Thesis or dissertation
Date of this Version
Past research has shown that the experience of a woman traveling in her city is dramatically different from that of a man in the same city. The relationship between a woman and urban public space has been well documented. Much less consideration, however, has been given to the experience of a woman in the space of public transportation, a space both of critical importance to the lives of women and a space often characterized by threats of violence. This study seeks to understand how the pervasive fear of sexual violence that women face while traveling affects both their travel habits and their urban life more generally. Using survey data from college-age women in Santiago, Chile, this paper argues that a threat of sexual violence limits a woman’s mobility, affecting the decisions that she makes about how and when to move throughout her city, with critical implications for gender equity. The paper concludes with a series of policy recommendations for the city of Santiago – interventions in infrastructure, the justice system, and public awareness, focused on expanding a woman’s safety and mobility, as part of a broader movement to build a more equitable and inclusive city.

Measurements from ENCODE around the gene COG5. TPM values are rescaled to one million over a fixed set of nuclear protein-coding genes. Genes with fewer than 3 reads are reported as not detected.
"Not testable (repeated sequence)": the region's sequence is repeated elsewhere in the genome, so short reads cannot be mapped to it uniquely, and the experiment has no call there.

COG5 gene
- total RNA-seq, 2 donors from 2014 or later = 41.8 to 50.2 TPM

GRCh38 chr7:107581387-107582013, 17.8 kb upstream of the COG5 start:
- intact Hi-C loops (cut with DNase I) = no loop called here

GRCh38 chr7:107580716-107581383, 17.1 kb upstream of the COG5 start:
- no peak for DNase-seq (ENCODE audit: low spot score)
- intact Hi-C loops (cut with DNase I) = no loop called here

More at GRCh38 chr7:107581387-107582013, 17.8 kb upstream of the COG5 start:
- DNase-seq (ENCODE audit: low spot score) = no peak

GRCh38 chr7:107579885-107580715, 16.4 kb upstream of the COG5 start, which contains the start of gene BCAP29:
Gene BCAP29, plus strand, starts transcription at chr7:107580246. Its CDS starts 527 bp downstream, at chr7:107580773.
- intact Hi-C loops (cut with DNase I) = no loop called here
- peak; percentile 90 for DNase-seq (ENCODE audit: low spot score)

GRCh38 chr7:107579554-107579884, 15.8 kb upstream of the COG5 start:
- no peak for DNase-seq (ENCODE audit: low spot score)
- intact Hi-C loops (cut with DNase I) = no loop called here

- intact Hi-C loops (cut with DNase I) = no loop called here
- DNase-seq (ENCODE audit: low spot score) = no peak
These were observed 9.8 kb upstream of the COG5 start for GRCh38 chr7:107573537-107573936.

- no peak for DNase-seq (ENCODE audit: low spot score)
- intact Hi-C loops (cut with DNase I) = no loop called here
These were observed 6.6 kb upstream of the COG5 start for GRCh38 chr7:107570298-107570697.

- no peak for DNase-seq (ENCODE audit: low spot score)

women, fear, public transportation, sexual violence, mobility
Date Posted: 26 June 2018